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Ben Webster: 'Ben Webster and Associates'

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Ben Webster: 'Ben Webster and Associates'

Ben Webster: 'Ben Webster and Associates'

Ben Webster: 'Ben Webster and Associates'

  • <iframe src="https://www.npr.org/player/embed/4171829/150876999" width="100%" height="290" frameborder="0" scrolling="no" title="NPR embedded audio player">
The cover of Ben Webster and Associates

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[MUSIC]

MURRAY HORWTIZ, American Film Institute: Well there is what Dr. Billy Taylor calls "the great man theory of jazz history" and it does have its limitations, but certainly any Basic Jazz Record Library would have to have the sound of that tenor saxophonist in it. It belonged to Ben Webster. A.B. Spellman, tell us about this CD.

A.B. SPELLMAN, National Endowment for the Arts: This is Ben Webster and Associates, and it's on Verve, and it includes Ben Webster playing with Roy Eldridge on trumpet, and Coleman Hawkins on tenor saxophone. Budd Johnson is also on tenor saxophone, and there is a great rhythm section which comprises Jimmy Jones on piano, Les Spann on guitar, Ray Brown on bass, and Jo Jones on drums. It's almost like a jam session, and that's one thing that I like about the quality of this.

HORWITZ: Well they play a jam tune, here. They play "In A Mellow Tone" by Duke Ellington, which is — I always thought it is a tune that you could either play very, very well or very, very badly. You can sort of just mess around on it.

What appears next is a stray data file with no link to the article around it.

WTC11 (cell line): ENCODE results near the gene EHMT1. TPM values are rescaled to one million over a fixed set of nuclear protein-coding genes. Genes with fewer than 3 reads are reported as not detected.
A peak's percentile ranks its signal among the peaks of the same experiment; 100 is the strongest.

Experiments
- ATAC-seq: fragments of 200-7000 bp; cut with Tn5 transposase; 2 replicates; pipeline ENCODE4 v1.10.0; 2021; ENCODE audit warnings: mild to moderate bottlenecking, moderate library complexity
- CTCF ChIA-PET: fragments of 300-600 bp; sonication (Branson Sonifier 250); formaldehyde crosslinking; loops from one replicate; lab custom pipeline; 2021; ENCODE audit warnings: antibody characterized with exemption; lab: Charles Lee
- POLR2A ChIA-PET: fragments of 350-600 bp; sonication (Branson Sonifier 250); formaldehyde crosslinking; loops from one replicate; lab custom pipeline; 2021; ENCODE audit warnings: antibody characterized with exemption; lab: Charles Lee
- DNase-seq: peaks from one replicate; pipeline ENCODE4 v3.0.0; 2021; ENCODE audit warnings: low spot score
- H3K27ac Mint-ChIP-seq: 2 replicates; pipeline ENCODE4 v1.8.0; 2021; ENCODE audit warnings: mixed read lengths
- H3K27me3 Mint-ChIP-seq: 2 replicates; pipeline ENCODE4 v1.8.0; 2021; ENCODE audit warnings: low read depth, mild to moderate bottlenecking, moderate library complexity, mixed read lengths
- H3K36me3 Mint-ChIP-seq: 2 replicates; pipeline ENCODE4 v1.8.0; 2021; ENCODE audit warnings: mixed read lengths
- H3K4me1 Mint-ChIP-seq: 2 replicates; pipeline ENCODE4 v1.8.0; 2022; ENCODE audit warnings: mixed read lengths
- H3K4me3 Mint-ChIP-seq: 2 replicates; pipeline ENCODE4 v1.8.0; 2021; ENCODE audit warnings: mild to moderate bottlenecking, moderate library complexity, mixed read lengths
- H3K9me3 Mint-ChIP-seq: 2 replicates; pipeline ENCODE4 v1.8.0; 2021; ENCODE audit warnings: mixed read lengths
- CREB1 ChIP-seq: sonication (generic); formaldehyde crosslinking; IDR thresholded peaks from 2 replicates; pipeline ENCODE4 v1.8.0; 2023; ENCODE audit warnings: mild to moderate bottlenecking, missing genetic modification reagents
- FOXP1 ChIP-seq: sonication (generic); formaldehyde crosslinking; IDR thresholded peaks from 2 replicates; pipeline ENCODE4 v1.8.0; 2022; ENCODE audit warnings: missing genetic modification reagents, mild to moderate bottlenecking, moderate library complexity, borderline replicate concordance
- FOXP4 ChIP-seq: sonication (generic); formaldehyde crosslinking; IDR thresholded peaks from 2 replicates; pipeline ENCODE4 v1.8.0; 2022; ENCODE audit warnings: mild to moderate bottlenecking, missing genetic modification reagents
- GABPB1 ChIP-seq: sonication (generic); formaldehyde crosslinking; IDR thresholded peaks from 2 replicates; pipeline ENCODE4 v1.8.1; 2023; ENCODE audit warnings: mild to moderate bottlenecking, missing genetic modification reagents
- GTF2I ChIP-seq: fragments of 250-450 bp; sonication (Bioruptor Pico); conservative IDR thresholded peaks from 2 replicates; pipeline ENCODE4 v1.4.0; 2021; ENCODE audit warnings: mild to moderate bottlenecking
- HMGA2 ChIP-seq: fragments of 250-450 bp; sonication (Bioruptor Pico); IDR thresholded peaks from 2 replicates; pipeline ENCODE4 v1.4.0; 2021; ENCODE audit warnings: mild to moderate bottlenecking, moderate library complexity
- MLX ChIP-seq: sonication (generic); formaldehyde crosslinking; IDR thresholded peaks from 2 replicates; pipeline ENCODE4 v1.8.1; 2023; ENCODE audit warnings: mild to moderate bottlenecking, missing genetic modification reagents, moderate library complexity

SPELLMAN: "In A Mellow Tone" is the longest selection on the CD. It goes on for twenty-something minutes. First, they allow the rhythm section to get their solos in, then each musician, particularly Ben Webster, who plays the longest, gets their statement in. And it is lovely, lovely, saxophone playing.

[MUSIC]

HORWITZ: When was this recorded? From what year is this from?

SPELLMAN: This was recorded in 1959. It was recorded a month after Lester Young had died. And some of it almost seem like a tribute to Lester.

HORWITZ: And it's, therefore, mid-career in Ben Webster's musical output.

SPELLMAN: Absolutely. He played well for many years afterwards, but this catches him pretty much at the top of his game, when he is a mature artist, and in a very reflective kind of mood.

[MUSIC]

HORWITZ: When you think of masters of the jazz ballad, Ben Webster is one of the first names to come to mind. What are some of the classic ballads that he plays on this CD?

SPELLMAN: I would recommend to people, in particular, to listen to "Time After Time." It is such a tender interpretation that will just break your heart.

[MUSIC]

HORWTIZ: So, for your Basic Jazz Record Library, we're recommending Ben Webster and Associates. I'm Murray Horwitz.

A.B. SPELLMAN: And, I'm A.B. Spellman

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